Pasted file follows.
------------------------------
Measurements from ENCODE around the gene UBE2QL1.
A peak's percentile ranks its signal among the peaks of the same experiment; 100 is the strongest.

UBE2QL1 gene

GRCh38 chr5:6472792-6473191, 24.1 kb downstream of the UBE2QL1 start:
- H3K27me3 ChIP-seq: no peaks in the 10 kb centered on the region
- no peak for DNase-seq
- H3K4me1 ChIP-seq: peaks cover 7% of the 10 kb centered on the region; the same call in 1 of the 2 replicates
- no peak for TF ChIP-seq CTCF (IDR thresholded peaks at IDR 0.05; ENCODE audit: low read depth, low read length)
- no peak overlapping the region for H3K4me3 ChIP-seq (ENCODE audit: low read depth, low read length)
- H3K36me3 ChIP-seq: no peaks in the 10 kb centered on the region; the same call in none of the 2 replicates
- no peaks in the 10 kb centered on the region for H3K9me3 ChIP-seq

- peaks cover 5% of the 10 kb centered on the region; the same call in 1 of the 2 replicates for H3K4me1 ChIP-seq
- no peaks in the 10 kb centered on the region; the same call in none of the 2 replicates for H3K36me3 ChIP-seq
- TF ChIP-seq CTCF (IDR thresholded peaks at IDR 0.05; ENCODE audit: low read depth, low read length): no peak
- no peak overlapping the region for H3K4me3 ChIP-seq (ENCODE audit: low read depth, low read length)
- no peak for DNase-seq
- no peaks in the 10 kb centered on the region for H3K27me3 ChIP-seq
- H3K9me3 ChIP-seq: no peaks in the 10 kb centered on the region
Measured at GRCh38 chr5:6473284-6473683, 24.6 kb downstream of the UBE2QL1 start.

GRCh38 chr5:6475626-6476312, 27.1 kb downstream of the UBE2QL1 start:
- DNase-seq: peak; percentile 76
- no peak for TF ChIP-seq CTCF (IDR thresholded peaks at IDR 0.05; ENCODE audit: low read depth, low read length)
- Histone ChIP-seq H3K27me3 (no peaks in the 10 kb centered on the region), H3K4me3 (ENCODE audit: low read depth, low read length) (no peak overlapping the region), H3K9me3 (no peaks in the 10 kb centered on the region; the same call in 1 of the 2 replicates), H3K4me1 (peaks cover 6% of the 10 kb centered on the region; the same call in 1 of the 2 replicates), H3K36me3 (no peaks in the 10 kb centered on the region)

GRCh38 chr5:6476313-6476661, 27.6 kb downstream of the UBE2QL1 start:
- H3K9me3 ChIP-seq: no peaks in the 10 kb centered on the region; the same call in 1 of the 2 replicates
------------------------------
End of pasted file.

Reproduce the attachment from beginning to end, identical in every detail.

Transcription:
Measurements from ENCODE around the gene UBE2QL1.
A peak's percentile ranks its signal among the peaks of the same experiment; 100 is the strongest.

UBE2QL1 gene

GRCh38 chr5:6472792-6473191, 24.1 kb downstream of the UBE2QL1 start:
- H3K27me3 ChIP-seq: no peaks in the 10 kb centered on the region
- no peak for DNase-seq
- H3K4me1 ChIP-seq: peaks cover 7% of the 10 kb centered on the region; the same call in 1 of the 2 replicates
- no peak for TF ChIP-seq CTCF (IDR thresholded peaks at IDR 0.05; ENCODE audit: low read depth, low read length)
- no peak overlapping the region for H3K4me3 ChIP-seq (ENCODE audit: low read depth, low read length)
- H3K36me3 ChIP-seq: no peaks in the 10 kb centered on the region; the same call in none of the 2 replicates
- no peaks in the 10 kb centered on the region for H3K9me3 ChIP-seq

- peaks cover 5% of the 10 kb centered on the region; the same call in 1 of the 2 replicates for H3K4me1 ChIP-seq
- no peaks in the 10 kb centered on the region; the same call in none of the 2 replicates for H3K36me3 ChIP-seq
- TF ChIP-seq CTCF (IDR thresholded peaks at IDR 0.05; ENCODE audit: low read depth, low read length): no peak
- no peak overlapping the region for H3K4me3 ChIP-seq (ENCODE audit: low read depth, low read length)
- no peak for DNase-seq
- no peaks in the 10 kb centered on the region for H3K27me3 ChIP-seq
- H3K9me3 ChIP-seq: no peaks in the 10 kb centered on the region
Measured at GRCh38 chr5:6473284-6473683, 24.6 kb downstream of the UBE2QL1 start.

GRCh38 chr5:6475626-6476312, 27.1 kb downstream of the UBE2QL1 start:
- DNase-seq: peak; percentile 76
- no peak for TF ChIP-seq CTCF (IDR thresholded peaks at IDR 0.05; ENCODE audit: low read depth, low read length)
- Histone ChIP-seq H3K27me3 (no peaks in the 10 kb centered on the region), H3K4me3 (ENCODE audit: low read depth, low read length) (no peak overlapping the region), H3K9me3 (no peaks in the 10 kb centered on the region; the same call in 1 of the 2 replicates), H3K4me1 (peaks cover 6% of the 10 kb centered on the region; the same call in 1 of the 2 replicates), H3K36me3 (no peaks in the 10 kb centered on the region)

GRCh38 chr5:6476313-6476661, 27.6 kb downstream of the UBE2QL1 start:
- H3K9me3 ChIP-seq: no peaks in the 10 kb centered on the region; the same call in 1 of the 2 replicates